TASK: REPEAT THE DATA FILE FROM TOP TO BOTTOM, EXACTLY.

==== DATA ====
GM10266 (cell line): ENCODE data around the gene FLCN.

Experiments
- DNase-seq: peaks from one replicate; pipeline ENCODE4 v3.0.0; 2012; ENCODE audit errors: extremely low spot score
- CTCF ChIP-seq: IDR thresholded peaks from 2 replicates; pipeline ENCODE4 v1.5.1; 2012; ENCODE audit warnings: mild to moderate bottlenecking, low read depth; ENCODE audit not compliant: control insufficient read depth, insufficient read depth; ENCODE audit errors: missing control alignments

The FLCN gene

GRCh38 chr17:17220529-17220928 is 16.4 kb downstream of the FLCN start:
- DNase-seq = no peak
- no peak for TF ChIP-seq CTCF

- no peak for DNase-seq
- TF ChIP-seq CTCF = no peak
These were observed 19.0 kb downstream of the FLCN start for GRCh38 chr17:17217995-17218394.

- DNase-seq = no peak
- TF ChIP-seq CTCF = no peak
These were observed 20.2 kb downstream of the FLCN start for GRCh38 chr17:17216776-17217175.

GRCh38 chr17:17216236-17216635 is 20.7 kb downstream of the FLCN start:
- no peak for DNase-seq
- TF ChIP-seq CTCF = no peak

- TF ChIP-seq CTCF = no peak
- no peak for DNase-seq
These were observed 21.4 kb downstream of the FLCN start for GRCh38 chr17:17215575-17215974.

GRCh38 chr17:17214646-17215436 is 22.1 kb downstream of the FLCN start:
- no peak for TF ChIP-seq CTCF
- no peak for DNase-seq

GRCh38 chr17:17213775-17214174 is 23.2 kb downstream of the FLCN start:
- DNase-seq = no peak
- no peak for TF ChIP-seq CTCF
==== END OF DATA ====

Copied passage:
GM10266 (cell line): ENCODE data around the gene FLCN.

Experiments
- DNase-seq: peaks from one replicate; pipeline ENCODE4 v3.0.0; 2012; ENCODE audit errors: extremely low spot score
- CTCF ChIP-seq: IDR thresholded peaks from 2 replicates; pipeline ENCODE4 v1.5.1; 2012; ENCODE audit warnings: mild to moderate bottlenecking, low read depth; ENCODE audit not compliant: control insufficient read depth, insufficient read depth; ENCODE audit errors: missing control alignments

The FLCN gene

GRCh38 chr17:17220529-17220928 is 16.4 kb downstream of the FLCN start:
- DNase-seq = no peak
- no peak for TF ChIP-seq CTCF

- no peak for DNase-seq
- TF ChIP-seq CTCF = no peak
These were observed 19.0 kb downstream of the FLCN start for GRCh38 chr17:17217995-17218394.

- DNase-seq = no peak
- TF ChIP-seq CTCF = no peak
These were observed 20.2 kb downstream of the FLCN start for GRCh38 chr17:17216776-17217175.

GRCh38 chr17:17216236-17216635 is 20.7 kb downstream of the FLCN start:
- no peak for DNase-seq
- TF ChIP-seq CTCF = no peak

- TF ChIP-seq CTCF = no peak
- no peak for DNase-seq
These were observed 21.4 kb downstream of the FLCN start for GRCh38 chr17:17215575-17215974.

GRCh38 chr17:17214646-17215436 is 22.1 kb downstream of the FLCN start:
- no peak for TF ChIP-seq CTCF
- no peak for DNase-seq

GRCh38 chr17:17213775-17214174 is 23.2 kb downstream of the FLCN start:
- DNase-seq = no peak
- no peak for TF ChIP-seq CTCF